Two Words That Almost Always Are a Stop Sign for the Reader

Yesterday’s post, “Go a week without writing any of these words and you will be a considerably better writer,” lists a dozen words that add little or nothing to good writing. Even worse are the pair of words former and latter—they almost always are a stop sign for the reader. An example:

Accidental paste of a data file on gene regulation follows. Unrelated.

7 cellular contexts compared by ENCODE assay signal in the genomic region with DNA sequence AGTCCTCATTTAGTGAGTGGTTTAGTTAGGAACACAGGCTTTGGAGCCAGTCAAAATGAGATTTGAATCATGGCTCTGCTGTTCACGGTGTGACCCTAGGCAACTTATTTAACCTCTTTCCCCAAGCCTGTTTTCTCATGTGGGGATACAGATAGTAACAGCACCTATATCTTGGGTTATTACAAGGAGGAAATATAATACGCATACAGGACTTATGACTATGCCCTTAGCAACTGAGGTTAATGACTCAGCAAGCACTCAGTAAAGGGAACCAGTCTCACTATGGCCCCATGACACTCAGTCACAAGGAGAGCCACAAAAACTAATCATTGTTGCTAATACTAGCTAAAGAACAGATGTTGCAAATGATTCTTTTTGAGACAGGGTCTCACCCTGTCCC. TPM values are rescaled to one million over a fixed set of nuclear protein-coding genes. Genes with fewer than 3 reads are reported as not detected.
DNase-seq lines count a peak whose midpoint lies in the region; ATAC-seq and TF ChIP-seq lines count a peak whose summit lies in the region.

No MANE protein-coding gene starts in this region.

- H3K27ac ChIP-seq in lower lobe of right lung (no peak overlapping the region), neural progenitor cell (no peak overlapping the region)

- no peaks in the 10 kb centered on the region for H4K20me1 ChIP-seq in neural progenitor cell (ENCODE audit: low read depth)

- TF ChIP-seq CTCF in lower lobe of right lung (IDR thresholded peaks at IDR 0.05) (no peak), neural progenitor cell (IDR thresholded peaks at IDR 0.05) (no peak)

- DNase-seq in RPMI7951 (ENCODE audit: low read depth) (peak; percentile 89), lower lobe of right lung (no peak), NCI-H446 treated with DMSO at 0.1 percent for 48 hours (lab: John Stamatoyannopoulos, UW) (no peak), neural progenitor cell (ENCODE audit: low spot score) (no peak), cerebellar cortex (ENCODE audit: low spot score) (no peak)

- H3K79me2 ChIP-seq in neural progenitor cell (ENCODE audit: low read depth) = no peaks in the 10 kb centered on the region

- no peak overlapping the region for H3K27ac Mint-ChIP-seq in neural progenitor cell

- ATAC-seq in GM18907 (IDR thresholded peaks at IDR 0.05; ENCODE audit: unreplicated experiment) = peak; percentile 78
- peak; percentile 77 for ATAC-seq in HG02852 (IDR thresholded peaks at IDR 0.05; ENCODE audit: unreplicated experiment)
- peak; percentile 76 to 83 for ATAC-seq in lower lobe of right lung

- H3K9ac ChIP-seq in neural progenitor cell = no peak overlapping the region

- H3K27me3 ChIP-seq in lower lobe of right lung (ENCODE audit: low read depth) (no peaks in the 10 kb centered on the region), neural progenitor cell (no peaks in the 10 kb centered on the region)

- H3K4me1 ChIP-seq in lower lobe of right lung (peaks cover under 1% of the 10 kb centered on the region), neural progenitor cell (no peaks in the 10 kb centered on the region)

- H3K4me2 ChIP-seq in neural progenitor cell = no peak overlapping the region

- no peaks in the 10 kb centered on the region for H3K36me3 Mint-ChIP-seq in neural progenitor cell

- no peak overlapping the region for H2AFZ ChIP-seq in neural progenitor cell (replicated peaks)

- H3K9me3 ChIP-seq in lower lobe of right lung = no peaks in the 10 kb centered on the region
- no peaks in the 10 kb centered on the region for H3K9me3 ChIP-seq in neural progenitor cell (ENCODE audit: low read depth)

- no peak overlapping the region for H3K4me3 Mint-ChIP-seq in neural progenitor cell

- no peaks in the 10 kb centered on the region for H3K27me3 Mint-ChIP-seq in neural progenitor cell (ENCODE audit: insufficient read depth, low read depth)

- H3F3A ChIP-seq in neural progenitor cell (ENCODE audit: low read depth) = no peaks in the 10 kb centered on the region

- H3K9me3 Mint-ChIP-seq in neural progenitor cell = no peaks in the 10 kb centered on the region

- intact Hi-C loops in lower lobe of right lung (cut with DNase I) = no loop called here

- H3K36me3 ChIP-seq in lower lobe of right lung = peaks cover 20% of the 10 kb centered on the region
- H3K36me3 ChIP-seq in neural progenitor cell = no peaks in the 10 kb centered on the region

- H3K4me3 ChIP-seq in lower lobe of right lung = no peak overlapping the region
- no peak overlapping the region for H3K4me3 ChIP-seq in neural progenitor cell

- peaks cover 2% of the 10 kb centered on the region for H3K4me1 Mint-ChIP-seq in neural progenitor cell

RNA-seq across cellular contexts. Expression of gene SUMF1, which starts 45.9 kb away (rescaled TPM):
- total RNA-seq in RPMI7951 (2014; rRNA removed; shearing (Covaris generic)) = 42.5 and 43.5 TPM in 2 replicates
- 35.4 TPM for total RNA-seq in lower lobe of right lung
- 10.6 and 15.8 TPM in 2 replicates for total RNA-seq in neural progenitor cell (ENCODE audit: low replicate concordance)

During a lively Fox News discussion with Bud Abbot and Lou Costello over the Mueller Report and the possibility of President Trump’s impeachment, Fox News hosts Tucker Carlson and Donna Brazile agreed that the former was more qualified to discuss national politics than the latter.

Most readers will have to stop and go back to understand that Carlson and Brazile agree that Abbot and not Costello is the one more qualified to discuss national politics.

Repeating the names is almost always easier for the reader than deciphering former and latter.

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